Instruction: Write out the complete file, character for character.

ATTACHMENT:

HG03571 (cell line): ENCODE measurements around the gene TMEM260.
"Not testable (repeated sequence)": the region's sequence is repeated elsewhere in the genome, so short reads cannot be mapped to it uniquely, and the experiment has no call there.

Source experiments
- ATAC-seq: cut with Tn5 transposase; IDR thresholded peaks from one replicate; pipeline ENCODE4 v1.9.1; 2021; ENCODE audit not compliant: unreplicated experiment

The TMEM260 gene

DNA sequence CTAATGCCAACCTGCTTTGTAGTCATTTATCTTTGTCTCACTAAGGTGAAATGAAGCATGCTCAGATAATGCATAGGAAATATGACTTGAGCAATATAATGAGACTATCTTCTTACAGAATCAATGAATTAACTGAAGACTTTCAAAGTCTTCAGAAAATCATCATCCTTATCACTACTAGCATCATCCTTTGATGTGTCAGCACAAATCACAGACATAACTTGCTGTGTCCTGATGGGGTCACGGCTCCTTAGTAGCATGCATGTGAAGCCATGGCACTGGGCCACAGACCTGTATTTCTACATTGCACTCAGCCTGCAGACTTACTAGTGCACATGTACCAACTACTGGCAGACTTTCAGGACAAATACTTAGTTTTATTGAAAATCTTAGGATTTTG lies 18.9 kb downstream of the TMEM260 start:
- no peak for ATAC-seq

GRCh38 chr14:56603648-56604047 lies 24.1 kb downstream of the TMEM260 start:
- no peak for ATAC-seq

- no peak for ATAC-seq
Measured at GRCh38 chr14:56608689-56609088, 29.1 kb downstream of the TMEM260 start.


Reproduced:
HG03571 (cell line): ENCODE measurements around the gene TMEM260.
"Not testable (repeated sequence)": the region's sequence is repeated elsewhere in the genome, so short reads cannot be mapped to it uniquely, and the experiment has no call there.

Source experiments
- ATAC-seq: cut with Tn5 transposase; IDR thresholded peaks from one replicate; pipeline ENCODE4 v1.9.1; 2021; ENCODE audit not compliant: unreplicated experiment

The TMEM260 gene

DNA sequence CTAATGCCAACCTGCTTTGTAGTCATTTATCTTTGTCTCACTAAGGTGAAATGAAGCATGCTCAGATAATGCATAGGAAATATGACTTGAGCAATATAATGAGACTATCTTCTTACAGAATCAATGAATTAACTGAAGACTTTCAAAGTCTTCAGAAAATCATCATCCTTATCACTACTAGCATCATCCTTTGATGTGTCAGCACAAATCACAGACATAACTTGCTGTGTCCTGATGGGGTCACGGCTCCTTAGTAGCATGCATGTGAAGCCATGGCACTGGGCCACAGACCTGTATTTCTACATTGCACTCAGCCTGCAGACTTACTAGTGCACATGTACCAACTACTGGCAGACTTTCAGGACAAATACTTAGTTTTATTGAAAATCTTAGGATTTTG lies 18.9 kb downstream of the TMEM260 start:
- no peak for ATAC-seq

GRCh38 chr14:56603648-56604047 lies 24.1 kb downstream of the TMEM260 start:
- no peak for ATAC-seq

- no peak for ATAC-seq
Measured at GRCh38 chr14:56608689-56609088, 29.1 kb downstream of the TMEM260 start.